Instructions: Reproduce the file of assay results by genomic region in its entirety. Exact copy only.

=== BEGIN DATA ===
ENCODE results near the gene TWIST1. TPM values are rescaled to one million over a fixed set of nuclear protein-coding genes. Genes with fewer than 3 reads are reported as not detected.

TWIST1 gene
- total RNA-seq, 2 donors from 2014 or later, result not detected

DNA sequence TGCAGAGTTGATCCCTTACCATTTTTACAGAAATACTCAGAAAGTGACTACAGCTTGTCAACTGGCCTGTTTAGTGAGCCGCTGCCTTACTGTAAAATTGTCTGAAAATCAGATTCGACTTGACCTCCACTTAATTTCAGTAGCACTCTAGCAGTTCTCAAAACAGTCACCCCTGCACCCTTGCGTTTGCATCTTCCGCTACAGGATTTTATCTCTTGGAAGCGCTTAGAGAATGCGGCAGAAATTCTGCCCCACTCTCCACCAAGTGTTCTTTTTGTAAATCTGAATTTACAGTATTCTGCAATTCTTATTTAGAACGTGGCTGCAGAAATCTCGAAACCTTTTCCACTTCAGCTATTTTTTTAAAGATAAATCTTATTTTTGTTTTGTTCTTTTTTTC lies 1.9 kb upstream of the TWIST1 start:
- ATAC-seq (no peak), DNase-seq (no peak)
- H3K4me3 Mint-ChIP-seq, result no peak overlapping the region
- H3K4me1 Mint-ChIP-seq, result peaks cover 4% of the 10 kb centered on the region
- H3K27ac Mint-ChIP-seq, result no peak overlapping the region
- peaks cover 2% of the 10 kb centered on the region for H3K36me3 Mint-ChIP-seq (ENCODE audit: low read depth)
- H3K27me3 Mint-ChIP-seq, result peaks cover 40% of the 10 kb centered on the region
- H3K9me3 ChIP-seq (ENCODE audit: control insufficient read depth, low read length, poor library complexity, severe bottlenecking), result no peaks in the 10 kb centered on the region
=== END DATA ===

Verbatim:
ENCODE results near the gene TWIST1. TPM values are rescaled to one million over a fixed set of nuclear protein-coding genes. Genes with fewer than 3 reads are reported as not detected.

TWIST1 gene
- total RNA-seq, 2 donors from 2014 or later, result not detected

DNA sequence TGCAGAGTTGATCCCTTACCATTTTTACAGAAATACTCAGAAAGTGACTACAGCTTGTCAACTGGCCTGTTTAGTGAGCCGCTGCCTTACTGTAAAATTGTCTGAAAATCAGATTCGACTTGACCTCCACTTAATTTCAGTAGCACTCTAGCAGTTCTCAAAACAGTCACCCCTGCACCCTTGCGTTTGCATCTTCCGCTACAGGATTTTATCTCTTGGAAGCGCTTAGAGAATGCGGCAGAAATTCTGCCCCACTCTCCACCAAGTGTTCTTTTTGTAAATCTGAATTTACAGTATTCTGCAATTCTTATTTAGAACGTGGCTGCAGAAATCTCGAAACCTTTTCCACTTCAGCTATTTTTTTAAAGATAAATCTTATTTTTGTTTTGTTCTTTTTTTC lies 1.9 kb upstream of the TWIST1 start:
- ATAC-seq (no peak), DNase-seq (no peak)
- H3K4me3 Mint-ChIP-seq, result no peak overlapping the region
- H3K4me1 Mint-ChIP-seq, result peaks cover 4% of the 10 kb centered on the region
- H3K27ac Mint-ChIP-seq, result no peak overlapping the region
- peaks cover 2% of the 10 kb centered on the region for H3K36me3 Mint-ChIP-seq (ENCODE audit: low read depth)
- H3K27me3 Mint-ChIP-seq, result peaks cover 40% of the 10 kb centered on the region
- H3K9me3 ChIP-seq (ENCODE audit: control insufficient read depth, low read length, poor library complexity, severe bottlenecking), result no peaks in the 10 kb centered on the region